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  • Transcript

    LESLIE: Alright, Mary in Delaware is thinking of taking on a stucco project. How can we help you with the job?

    MARY: I’ve got some stucco problems and I don’t know whether it’s good to have it done now or to wait until the spring.

    TOM: Well, what’s going on with the stucco?

    MARY: Well, it’s starting to peel off. It’s kind of in places down – like they were in back of bushes that I trimmed down and it’s come away from the cinder block.

    TOM: OK. Well, you know, in the wintertime, when you get a lot of moisture that gets behind the stucco and it freezes and sort of peels away or expands and chips off, that’s when you’re going to get the most damage. So you might want to wait until the spring or the summer or the early fall to do a project like that …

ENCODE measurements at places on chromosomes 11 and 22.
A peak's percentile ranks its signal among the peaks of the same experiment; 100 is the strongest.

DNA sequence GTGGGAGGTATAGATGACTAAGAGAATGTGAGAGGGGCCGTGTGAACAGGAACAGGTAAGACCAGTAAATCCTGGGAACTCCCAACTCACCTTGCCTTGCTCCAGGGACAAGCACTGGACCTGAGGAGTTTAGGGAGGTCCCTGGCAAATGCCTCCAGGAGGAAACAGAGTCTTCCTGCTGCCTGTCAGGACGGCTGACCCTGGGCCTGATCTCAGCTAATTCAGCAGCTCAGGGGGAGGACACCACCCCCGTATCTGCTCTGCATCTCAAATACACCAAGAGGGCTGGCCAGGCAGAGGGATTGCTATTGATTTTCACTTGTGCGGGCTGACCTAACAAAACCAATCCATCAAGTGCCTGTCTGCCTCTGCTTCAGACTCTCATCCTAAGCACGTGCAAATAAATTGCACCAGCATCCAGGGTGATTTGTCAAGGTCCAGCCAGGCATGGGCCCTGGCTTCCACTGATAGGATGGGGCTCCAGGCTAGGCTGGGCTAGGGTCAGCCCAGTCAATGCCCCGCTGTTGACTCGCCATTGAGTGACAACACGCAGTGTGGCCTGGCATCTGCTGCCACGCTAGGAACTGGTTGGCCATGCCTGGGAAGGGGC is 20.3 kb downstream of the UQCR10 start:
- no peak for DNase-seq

MARY: Oh, OK.

    TOM: … because you’re going to get the best adhesion. You’ll have better, warmer, drier temperatures for application. The repair is going to depend on how big of a damaged area you have. If it’s just some small areas that need to be patched, you’re probably going to use an epoxy patching compound. If it’s a larger area, really big space, then you’re going to probably use more of a stucco product and not a patching compound and basically replace what’s there.

    MARY: OK.

    TOM: It’s really a job for someone that’s very handy or a professional.

    MARY: Oh, I already have someone in mind.

    TOM: Alright, well then I think maybe you want to put that project off til the spring. It’ll look great all summer long.

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